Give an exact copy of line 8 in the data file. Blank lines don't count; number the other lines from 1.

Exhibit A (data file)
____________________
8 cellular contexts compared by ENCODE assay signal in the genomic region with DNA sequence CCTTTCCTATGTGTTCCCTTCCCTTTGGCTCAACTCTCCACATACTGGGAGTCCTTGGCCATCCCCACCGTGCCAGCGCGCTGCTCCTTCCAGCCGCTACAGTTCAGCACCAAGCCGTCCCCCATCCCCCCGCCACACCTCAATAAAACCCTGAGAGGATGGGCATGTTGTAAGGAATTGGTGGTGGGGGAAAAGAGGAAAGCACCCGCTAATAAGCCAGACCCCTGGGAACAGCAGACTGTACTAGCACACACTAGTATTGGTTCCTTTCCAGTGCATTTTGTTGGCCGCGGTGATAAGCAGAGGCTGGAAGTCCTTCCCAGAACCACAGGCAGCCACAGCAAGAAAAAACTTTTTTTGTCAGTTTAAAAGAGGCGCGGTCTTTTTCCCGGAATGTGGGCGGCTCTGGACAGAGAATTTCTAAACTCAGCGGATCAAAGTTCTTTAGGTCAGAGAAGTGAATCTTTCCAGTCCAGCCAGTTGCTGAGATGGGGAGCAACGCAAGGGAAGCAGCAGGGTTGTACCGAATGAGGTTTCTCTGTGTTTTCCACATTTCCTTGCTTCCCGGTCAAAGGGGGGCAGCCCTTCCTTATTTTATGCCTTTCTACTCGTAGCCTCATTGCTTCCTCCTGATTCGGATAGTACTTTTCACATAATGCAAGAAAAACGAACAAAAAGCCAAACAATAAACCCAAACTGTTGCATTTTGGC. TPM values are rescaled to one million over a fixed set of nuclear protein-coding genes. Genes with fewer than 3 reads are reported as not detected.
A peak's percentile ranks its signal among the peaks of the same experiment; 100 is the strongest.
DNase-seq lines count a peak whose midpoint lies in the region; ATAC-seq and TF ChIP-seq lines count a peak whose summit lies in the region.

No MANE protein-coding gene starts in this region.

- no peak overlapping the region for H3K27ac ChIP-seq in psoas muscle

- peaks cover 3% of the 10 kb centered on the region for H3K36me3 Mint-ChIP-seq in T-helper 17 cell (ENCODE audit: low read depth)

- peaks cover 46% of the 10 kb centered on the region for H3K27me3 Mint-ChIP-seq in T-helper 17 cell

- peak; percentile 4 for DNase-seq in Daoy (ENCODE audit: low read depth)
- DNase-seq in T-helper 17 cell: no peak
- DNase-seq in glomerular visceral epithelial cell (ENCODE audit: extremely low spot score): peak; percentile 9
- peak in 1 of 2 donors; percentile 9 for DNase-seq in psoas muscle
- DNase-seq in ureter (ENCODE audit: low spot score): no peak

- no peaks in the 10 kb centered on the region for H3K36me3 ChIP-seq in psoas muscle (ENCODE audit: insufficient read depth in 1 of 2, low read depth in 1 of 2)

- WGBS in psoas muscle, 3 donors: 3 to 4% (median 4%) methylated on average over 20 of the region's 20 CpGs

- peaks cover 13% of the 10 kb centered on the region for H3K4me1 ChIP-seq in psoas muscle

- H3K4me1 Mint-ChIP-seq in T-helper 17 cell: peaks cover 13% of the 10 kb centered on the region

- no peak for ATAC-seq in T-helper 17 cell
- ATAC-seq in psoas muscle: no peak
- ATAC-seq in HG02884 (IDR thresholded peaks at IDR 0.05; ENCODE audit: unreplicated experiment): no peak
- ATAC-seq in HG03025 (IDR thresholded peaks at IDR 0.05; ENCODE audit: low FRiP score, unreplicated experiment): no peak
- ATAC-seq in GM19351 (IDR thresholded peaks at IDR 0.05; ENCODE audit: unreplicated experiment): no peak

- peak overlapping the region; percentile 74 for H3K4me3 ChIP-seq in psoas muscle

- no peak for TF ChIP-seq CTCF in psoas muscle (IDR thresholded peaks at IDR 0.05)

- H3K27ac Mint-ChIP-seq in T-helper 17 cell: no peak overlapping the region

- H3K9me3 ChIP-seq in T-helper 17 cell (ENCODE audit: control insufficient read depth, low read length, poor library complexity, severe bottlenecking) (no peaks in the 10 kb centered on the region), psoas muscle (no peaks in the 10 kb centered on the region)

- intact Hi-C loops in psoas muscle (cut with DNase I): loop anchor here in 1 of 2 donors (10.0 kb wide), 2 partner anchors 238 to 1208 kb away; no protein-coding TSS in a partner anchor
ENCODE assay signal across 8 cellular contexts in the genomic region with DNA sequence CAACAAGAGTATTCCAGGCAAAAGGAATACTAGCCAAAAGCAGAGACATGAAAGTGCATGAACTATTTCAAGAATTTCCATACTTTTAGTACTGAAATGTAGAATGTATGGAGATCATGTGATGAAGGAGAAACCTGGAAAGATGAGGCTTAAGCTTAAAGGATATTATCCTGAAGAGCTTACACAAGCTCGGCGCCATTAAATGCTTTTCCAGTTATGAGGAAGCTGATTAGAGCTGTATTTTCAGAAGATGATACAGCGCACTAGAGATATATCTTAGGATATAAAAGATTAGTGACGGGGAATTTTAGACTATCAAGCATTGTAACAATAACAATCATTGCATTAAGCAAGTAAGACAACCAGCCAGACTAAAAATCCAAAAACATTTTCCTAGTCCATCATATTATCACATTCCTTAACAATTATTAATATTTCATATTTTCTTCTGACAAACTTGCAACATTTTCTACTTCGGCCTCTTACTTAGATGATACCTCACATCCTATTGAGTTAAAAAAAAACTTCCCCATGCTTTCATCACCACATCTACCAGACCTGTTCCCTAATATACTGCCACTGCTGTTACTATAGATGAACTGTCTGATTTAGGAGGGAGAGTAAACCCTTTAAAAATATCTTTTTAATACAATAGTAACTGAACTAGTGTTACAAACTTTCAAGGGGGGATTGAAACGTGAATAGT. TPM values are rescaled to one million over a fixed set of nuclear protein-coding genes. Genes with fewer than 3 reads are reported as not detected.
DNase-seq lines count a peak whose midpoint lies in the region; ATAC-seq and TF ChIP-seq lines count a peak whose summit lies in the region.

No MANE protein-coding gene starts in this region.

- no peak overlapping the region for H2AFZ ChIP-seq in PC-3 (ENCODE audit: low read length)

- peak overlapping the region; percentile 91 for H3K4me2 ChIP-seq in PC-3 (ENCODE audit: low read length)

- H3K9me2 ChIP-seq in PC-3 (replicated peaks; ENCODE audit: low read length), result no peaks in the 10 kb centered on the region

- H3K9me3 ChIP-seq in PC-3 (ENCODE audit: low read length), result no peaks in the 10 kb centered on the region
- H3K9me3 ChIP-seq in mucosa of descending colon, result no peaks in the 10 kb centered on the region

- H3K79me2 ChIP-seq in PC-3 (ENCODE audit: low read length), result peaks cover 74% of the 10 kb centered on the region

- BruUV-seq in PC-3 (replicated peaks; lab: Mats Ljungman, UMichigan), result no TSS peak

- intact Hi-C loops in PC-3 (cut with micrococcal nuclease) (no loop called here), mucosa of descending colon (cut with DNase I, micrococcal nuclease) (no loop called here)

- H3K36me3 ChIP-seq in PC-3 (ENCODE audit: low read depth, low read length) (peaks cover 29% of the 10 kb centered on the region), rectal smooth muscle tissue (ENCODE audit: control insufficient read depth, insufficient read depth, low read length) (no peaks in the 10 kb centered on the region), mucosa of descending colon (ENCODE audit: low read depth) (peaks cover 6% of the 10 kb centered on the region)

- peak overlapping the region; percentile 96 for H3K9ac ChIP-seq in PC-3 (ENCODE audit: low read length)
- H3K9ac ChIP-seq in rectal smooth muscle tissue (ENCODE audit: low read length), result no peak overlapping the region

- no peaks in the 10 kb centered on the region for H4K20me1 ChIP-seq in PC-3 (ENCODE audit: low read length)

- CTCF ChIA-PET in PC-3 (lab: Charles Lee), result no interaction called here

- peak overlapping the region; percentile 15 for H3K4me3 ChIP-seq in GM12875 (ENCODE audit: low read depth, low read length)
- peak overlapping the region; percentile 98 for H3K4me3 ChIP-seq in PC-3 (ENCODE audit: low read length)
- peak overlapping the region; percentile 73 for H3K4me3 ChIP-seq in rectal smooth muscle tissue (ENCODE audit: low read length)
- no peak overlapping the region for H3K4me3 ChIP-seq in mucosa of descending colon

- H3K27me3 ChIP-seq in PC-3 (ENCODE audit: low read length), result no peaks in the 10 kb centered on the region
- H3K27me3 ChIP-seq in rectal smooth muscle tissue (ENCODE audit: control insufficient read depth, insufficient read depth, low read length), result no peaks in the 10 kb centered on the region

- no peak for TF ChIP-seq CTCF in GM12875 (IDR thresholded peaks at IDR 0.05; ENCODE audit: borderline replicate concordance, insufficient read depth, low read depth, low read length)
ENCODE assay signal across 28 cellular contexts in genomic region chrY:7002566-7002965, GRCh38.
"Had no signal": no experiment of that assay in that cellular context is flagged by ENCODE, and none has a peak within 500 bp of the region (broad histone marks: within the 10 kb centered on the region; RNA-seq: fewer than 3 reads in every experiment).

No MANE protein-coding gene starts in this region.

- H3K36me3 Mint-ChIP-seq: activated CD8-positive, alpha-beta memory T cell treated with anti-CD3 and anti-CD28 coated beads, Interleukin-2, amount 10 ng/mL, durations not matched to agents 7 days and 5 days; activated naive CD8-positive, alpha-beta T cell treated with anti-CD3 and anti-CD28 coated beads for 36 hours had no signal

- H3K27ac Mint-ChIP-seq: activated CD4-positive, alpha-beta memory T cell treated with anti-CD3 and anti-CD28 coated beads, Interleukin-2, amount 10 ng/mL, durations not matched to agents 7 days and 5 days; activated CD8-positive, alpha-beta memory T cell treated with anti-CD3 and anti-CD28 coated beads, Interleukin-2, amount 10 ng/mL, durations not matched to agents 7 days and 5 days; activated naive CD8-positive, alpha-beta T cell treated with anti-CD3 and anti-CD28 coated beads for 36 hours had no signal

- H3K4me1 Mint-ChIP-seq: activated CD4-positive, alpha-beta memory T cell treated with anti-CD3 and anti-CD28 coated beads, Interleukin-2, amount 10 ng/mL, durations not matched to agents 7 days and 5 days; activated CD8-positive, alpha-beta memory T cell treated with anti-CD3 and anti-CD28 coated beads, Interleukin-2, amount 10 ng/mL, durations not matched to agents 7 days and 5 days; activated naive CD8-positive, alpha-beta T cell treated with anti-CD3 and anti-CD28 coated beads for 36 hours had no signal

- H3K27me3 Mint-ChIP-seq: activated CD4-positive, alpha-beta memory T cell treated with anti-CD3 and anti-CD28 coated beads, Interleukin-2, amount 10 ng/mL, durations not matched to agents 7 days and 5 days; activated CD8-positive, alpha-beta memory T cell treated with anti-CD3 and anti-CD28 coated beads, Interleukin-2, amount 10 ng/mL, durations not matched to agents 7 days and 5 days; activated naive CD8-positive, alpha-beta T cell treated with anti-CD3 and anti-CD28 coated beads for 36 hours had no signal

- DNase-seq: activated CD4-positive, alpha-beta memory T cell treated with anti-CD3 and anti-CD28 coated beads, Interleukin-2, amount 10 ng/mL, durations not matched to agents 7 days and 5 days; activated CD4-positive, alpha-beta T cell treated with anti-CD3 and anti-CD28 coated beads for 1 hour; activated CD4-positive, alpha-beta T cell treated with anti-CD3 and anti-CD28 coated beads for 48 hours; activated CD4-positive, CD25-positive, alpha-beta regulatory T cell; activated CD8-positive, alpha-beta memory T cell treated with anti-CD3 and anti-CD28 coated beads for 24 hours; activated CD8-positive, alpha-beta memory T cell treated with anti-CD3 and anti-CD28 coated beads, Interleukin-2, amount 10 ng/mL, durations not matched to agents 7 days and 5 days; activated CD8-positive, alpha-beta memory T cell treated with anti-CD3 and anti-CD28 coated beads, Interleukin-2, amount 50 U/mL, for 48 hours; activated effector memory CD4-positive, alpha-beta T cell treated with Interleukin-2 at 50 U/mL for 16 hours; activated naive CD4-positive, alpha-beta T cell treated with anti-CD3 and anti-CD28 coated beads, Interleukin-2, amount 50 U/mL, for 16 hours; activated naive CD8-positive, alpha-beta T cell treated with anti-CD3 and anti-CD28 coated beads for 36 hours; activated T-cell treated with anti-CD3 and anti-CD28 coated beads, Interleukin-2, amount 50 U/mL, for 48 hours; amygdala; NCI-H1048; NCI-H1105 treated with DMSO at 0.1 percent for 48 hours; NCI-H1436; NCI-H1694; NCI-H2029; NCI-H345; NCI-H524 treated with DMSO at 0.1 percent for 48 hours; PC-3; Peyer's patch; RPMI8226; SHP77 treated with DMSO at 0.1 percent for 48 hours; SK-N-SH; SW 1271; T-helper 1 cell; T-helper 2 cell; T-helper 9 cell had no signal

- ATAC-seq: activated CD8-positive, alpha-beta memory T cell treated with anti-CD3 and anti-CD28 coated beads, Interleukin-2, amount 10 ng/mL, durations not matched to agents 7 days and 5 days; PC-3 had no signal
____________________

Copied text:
- peak; percentile 4 for DNase-seq in Daoy (ENCODE audit: low read depth)